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Help

Can i anybody help me 

179. Which two statements about single and dual homed links are true? (choose two)

 A. Single-homed connections to a service provider can use either static routing or BGP
 B. Dual-homed connections to a service provider most frequently use static routing
 C. Dual-homed connections to multiple service providers can use OSPF or EIGRP for load balancing
 D. Single-homed connections to a service provider require OSPF or EIGRPE. Dual-homed connection to multiple service providers typically use BGP
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Re: Help

CCNA 200-125 exam version 4/2019, isn't it ? Moreover poorly copied as you concatenated (d) and (e) answer into one.

OK. I'm not willing to answer yours exam question, but I will try to help you to answer them.

 

Single homed connection mean there's one (single) uplink only. All packets have no choice but pass this link. One link, one target - static default route (gateway of last resort in Cisco's terminology) is enough for it. Dynamic routing protocols can be used, but it's overkill in typical case.

Dual/multi-homed connections have two or more uplinks. Outgoing packet needs to pass the appropriate one of them. While static routes may fit most simple use cases, dynamic routing is required for most typical case.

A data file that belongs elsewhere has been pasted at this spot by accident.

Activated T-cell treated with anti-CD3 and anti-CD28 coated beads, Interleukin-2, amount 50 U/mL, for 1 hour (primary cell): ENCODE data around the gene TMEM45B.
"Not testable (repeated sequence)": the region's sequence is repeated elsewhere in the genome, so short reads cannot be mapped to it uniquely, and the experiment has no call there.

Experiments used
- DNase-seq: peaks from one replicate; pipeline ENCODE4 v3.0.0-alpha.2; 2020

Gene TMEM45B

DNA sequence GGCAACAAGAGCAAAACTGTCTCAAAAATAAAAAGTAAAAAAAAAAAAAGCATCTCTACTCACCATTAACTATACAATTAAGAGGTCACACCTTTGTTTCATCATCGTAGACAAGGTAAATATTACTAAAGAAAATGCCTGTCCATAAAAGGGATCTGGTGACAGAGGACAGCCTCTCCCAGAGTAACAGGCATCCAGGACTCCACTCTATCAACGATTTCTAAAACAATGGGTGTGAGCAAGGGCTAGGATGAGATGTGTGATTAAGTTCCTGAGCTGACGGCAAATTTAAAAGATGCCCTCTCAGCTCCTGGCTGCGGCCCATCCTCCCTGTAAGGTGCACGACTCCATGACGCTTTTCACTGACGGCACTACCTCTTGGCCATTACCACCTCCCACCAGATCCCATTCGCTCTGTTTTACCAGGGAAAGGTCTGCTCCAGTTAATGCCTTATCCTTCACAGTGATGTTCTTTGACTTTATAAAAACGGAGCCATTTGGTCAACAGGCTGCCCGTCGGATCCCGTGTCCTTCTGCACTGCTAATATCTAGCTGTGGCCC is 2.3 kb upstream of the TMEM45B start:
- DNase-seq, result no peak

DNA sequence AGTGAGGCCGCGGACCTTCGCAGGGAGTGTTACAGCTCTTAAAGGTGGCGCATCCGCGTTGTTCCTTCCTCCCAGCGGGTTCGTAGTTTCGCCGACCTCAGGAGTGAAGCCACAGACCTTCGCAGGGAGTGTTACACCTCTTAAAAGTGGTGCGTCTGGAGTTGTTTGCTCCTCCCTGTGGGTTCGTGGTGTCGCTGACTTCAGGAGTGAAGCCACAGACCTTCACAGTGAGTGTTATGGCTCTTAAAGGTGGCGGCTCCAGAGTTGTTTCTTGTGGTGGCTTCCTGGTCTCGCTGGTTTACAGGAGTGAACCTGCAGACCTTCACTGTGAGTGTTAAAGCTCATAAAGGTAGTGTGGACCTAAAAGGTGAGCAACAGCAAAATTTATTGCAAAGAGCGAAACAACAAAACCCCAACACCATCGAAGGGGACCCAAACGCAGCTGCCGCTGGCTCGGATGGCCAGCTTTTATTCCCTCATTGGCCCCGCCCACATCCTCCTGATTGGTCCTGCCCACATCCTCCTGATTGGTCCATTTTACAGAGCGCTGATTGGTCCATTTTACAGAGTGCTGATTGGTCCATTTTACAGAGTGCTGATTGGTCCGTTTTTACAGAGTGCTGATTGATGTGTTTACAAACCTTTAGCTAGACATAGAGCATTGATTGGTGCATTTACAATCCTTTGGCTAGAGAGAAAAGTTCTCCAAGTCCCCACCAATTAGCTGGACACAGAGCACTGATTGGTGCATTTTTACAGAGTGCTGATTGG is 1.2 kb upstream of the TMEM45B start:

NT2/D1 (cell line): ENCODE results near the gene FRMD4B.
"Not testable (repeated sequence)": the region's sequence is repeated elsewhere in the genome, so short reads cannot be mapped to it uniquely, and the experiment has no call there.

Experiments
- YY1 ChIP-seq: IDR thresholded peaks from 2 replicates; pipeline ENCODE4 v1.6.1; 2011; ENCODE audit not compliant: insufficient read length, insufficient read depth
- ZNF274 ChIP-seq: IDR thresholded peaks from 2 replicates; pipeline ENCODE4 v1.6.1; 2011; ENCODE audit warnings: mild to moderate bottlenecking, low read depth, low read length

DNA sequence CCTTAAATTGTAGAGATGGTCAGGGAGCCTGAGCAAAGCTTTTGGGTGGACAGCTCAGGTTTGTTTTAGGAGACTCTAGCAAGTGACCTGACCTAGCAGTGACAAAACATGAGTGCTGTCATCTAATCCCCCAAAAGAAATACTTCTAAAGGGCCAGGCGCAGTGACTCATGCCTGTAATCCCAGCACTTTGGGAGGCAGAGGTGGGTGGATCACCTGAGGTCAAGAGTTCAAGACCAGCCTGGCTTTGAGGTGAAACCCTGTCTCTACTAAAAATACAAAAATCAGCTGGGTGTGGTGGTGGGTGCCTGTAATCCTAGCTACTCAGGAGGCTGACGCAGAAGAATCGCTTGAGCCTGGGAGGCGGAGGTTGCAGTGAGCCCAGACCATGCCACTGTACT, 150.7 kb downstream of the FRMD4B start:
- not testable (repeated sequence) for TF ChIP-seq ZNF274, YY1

If there are multiple links from single provider, an IGP (Interior Gateway Protocol) will be used to setup routes (but EGP - Exterior Gateway Protocol - can be used too). 

Uplinks from multiple provides forces use of EGP kind of routing protocol.

 

Now you know all facts necessary to answer the question.

 

By the way, CCNA related questions are better to ask in appropriate community of learningnetwork.cisco.com 

 

View solution in original post

1 REPLY 1
Advocate

Re: Help

CCNA 200-125 exam version 4/2019, isn't it ? Moreover poorly copied as you concatenated (d) and (e) answer into one.

OK. I'm not willing to answer yours exam question, but I will try to help you to answer them.

 

Single homed connection mean there's one (single) uplink only. All packets have no choice but pass this link. One link, one target - static default route (gateway of last resort in Cisco's terminology) is enough for it. Dynamic routing protocols can be used, but it's overkill in typical case.

Dual/multi-homed connections have two or more uplinks. Outgoing packet needs to pass the appropriate one of them. While static routes may fit most simple use cases, dynamic routing is required for most typical case. 

If there are multiple links from single provider, an IGP (Interior Gateway Protocol) will be used to setup routes (but EGP - Exterior Gateway Protocol - can be used too). 

Uplinks from multiple provides forces use of EGP kind of routing protocol.

 

Now you know all facts necessary to answer the question.

 

By the way, CCNA related questions are better to ask in appropriate community of learningnetwork.cisco.com 

 

View solution in original post

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